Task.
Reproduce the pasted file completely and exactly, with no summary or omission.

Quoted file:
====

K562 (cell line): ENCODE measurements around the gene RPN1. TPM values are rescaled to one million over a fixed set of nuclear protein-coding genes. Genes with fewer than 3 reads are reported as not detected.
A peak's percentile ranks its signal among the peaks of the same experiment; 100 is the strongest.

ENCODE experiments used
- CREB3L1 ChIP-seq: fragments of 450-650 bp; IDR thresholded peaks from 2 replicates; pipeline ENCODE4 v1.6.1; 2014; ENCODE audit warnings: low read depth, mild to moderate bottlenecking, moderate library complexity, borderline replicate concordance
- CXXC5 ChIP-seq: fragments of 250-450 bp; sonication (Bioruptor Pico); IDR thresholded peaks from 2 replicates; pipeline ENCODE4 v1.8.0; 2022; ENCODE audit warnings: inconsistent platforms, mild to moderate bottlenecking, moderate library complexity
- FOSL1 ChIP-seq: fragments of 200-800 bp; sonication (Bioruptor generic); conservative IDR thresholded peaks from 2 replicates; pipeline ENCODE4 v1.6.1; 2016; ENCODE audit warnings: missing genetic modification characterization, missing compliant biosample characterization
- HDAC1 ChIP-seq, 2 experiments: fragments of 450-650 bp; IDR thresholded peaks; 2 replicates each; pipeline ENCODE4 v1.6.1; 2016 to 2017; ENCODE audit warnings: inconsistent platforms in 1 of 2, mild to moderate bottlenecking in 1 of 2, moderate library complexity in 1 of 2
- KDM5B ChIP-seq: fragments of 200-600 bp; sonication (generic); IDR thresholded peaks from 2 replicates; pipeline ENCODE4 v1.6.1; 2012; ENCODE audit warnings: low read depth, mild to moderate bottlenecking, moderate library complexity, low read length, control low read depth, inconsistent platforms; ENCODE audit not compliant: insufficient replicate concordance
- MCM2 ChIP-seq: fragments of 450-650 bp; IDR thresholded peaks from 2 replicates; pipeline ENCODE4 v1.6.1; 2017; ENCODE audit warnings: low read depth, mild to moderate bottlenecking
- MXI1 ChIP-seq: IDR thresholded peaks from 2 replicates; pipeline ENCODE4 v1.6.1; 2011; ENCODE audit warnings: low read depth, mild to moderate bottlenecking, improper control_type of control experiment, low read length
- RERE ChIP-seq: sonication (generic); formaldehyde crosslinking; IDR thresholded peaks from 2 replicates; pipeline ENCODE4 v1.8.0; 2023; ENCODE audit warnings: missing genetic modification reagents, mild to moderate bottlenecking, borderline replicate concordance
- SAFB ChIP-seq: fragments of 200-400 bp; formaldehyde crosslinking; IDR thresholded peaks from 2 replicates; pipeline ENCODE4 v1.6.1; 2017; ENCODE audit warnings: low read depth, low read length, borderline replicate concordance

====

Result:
K562 (cell line): ENCODE measurements around the gene RPN1. TPM values are rescaled to one million over a fixed set of nuclear protein-coding genes. Genes with fewer than 3 reads are reported as not detected.
A peak's percentile ranks its signal among the peaks of the same experiment; 100 is the strongest.

ENCODE experiments used
- CREB3L1 ChIP-seq: fragments of 450-650 bp; IDR thresholded peaks from 2 replicates; pipeline ENCODE4 v1.6.1; 2014; ENCODE audit warnings: low read depth, mild to moderate bottlenecking, moderate library complexity, borderline replicate concordance
- CXXC5 ChIP-seq: fragments of 250-450 bp; sonication (Bioruptor Pico); IDR thresholded peaks from 2 replicates; pipeline ENCODE4 v1.8.0; 2022; ENCODE audit warnings: inconsistent platforms, mild to moderate bottlenecking, moderate library complexity
- FOSL1 ChIP-seq: fragments of 200-800 bp; sonication (Bioruptor generic); conservative IDR thresholded peaks from 2 replicates; pipeline ENCODE4 v1.6.1; 2016; ENCODE audit warnings: missing genetic modification characterization, missing compliant biosample characterization
- HDAC1 ChIP-seq, 2 experiments: fragments of 450-650 bp; IDR thresholded peaks; 2 replicates each; pipeline ENCODE4 v1.6.1; 2016 to 2017; ENCODE audit warnings: inconsistent platforms in 1 of 2, mild to moderate bottlenecking in 1 of 2, moderate library complexity in 1 of 2
- KDM5B ChIP-seq: fragments of 200-600 bp; sonication (generic); IDR thresholded peaks from 2 replicates; pipeline ENCODE4 v1.6.1; 2012; ENCODE audit warnings: low read depth, mild to moderate bottlenecking, moderate library complexity, low read length, control low read depth, inconsistent platforms; ENCODE audit not compliant: insufficient replicate concordance
- MCM2 ChIP-seq: fragments of 450-650 bp; IDR thresholded peaks from 2 replicates; pipeline ENCODE4 v1.6.1; 2017; ENCODE audit warnings: low read depth, mild to moderate bottlenecking
- MXI1 ChIP-seq: IDR thresholded peaks from 2 replicates; pipeline ENCODE4 v1.6.1; 2011; ENCODE audit warnings: low read depth, mild to moderate bottlenecking, improper control_type of control experiment, low read length
- RERE ChIP-seq: sonication (generic); formaldehyde crosslinking; IDR thresholded peaks from 2 replicates; pipeline ENCODE4 v1.8.0; 2023; ENCODE audit warnings: missing genetic modification reagents, mild to moderate bottlenecking, borderline replicate concordance
- SAFB ChIP-seq: fragments of 200-400 bp; formaldehyde crosslinking; IDR thresholded peaks from 2 replicates; pipeline ENCODE4 v1.6.1; 2017; ENCODE audit warnings: low read depth, low read length, borderline replicate concordance